Skip to main content
Dryad

Plant neighbors differentially alter a focal species’ biotic interactions through changes to resource allocation

Cite this dataset

Turner, Sophia Carmel; Schweitzer, Jennifer (2024). Plant neighbors differentially alter a focal species’ biotic interactions through changes to resource allocation [Dataset]. Dryad. https://doi.org/10.5061/dryad.0gb5mkm8z

Abstract

Plant resource allocation strategies are thought to be largely a consequence of changing abiotic conditions and evolutionary history. However, biotic interactions also influence how a plant allocates resources. As a result, plants mediate indirect interactions between organisms above- and belowground through resource allocation. Neighboring plants can influence plant fitness directly through competition for resources, and indirectly by altering associated community interactions (associational effects). Given the importance of community interactions for plant success, and the known ability for plant neighbors to change these interactions, the goal of this “pandemic project” was to separate inter- and intraspecific plant associations, above- and belowground, to understand how different plant neighbors alter plant resource allocation, and if this in turn alters biotic interactions. We specifically investigated associational effects on herbivory and soil microbial community interactions. To do so, we established a common garden experiment, manipulating plant neighbors and extent of interactions (aboveground only versus above- and belowground interactions, using customized pot types), and measured changes to a focal plant and its biotic interactions over two growing seasons. We found evidence of both neighbor effects and pot type, showing that neighbor interactions affect a focal plant through both above- and belowground processes, and how the focal plant is affected depends on neighbor identity. Though neighbors did not directly alter herbivory or most soil microbial interactions, they did alter the relationship between belowground microbial communities and plant function. Resource allocation responses were reduced with time, showing the importance of extending experiments beyond a single growing season, and is an important consideration when making predictions about plant responses to changing conditions. This study contributes to a growing body of work showing how the community context affects the above- and belowground interactions of a plant through plant resource allocation strategies.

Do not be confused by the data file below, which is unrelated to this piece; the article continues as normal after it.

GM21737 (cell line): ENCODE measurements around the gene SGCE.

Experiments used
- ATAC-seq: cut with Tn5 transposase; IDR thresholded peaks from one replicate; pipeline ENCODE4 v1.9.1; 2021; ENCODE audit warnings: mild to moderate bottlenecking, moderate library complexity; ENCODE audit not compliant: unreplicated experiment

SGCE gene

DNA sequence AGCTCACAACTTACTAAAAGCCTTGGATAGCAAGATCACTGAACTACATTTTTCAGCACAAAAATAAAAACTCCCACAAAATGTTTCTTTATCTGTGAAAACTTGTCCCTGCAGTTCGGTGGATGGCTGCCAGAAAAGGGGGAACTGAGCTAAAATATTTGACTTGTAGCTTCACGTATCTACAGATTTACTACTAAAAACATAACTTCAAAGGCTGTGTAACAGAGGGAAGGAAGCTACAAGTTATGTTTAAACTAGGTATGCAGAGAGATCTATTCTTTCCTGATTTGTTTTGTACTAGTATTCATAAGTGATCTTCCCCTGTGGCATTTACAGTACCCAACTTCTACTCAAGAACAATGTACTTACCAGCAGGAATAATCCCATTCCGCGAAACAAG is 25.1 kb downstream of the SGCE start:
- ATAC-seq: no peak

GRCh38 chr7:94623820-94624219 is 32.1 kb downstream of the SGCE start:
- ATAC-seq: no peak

README: Plant neighbors differentially alter a focal species’ biotic interactions through changes to resource allocation

https://doi.org/10.5061/dryad.0gb5mkm8z

This study looks at a focal plants response to two different plant neighbors, and whether plant neighbors alter a focal plants allocation and biotic interactions through above or belowground mechanisms.

Description of the data and file structure

Data provided includes a metadata sheet and two data sheets.

The metadata provides descriptions of each column of data in the data sheets.

Sheet 1 contains plant allocation and trait data for a focal plant (S. altissima), in response to growth in two pot types, based on plant neighbor. Neighbor biomass and rgr are also included. All data are at a pot level (i.e., species mean trait response per pot), whereby each row is a different pot. Also included are S. altissima herbivory rates and belowground soil microbial diverisity associated with the focal plant.
Sheet 2 provides the number of new shoots produced by the focal plant and its neighbors in year two of the experiment, with pot type and plant neighbor identity as categorical variables.

NOTE: one of the plant neighbors, Cirsium discolor is an annual thistle, which was not present in year two, therefore 0s exist in the dataset. 

Sharing/Access information

For questions about the data or access to code, please email the corresponding author.

Code/Software

No code is included, but code will be shared on request.